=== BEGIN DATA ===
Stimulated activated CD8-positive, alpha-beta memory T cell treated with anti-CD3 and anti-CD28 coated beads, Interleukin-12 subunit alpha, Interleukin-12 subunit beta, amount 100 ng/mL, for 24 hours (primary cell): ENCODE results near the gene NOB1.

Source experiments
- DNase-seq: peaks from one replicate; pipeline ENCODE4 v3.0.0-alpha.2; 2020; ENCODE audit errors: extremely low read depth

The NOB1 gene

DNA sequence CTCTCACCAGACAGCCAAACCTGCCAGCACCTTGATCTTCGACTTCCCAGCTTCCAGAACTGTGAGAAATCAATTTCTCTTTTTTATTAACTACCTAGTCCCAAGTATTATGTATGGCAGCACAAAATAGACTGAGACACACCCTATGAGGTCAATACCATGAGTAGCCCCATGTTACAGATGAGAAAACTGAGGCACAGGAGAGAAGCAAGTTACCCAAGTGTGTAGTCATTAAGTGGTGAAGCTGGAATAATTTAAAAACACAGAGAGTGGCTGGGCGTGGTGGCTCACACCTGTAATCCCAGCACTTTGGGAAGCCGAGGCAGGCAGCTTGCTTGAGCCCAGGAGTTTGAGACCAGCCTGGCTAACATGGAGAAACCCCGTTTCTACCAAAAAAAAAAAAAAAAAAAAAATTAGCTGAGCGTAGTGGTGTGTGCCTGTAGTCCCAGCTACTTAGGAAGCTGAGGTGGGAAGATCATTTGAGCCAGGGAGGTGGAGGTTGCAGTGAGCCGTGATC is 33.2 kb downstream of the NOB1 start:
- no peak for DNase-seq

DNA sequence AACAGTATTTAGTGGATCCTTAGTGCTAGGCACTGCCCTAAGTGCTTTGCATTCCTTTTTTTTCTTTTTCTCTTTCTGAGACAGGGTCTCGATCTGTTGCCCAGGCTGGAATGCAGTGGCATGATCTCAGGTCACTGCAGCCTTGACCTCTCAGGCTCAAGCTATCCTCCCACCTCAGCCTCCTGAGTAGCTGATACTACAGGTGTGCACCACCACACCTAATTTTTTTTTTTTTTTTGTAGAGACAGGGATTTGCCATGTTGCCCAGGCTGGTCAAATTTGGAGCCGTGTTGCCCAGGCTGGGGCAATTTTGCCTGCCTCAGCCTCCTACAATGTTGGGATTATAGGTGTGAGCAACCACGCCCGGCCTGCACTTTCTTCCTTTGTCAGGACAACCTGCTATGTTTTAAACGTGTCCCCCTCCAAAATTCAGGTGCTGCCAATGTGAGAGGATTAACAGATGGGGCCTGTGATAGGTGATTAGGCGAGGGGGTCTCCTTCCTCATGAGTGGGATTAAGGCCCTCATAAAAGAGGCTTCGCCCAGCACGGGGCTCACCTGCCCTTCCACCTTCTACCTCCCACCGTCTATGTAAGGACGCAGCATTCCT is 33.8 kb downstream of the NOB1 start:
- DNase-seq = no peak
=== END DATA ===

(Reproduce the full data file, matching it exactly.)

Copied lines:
Stimulated activated CD8-positive, alpha-beta memory T cell treated with anti-CD3 and anti-CD28 coated beads, Interleukin-12 subunit alpha, Interleukin-12 subunit beta, amount 100 ng/mL, for 24 hours (primary cell): ENCODE results near the gene NOB1.

Source experiments
- DNase-seq: peaks from one replicate; pipeline ENCODE4 v3.0.0-alpha.2; 2020; ENCODE audit errors: extremely low read depth

The NOB1 gene

DNA sequence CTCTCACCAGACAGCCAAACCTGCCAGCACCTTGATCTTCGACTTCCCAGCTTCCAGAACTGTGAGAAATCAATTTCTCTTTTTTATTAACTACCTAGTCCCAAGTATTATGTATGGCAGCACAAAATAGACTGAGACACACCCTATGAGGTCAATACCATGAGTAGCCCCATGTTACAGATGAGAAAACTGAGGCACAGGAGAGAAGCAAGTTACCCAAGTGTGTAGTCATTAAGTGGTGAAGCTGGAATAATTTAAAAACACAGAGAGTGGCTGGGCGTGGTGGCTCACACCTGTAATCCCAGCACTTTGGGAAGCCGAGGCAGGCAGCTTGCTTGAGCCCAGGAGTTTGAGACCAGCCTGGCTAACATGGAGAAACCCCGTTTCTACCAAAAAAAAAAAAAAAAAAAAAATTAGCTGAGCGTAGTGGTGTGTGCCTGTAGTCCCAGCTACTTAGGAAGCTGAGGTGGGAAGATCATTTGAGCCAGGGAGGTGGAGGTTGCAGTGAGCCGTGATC is 33.2 kb downstream of the NOB1 start:
- no peak for DNase-seq

DNA sequence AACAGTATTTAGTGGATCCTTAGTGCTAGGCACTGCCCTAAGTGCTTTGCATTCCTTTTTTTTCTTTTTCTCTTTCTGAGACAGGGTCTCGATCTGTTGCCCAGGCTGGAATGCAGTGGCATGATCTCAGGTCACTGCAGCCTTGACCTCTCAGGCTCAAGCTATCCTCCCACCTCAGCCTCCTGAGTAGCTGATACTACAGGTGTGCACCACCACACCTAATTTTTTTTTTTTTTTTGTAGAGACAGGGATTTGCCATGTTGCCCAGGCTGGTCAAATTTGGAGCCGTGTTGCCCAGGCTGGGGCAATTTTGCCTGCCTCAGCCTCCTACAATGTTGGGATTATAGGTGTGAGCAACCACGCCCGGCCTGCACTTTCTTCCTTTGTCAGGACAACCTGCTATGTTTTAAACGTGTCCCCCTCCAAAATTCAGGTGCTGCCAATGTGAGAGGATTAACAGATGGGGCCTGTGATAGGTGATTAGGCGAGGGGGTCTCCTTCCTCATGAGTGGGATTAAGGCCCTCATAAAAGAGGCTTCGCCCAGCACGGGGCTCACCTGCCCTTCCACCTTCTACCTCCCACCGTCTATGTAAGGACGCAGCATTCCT is 33.8 kb downstream of the NOB1 start:
- DNase-seq = no peak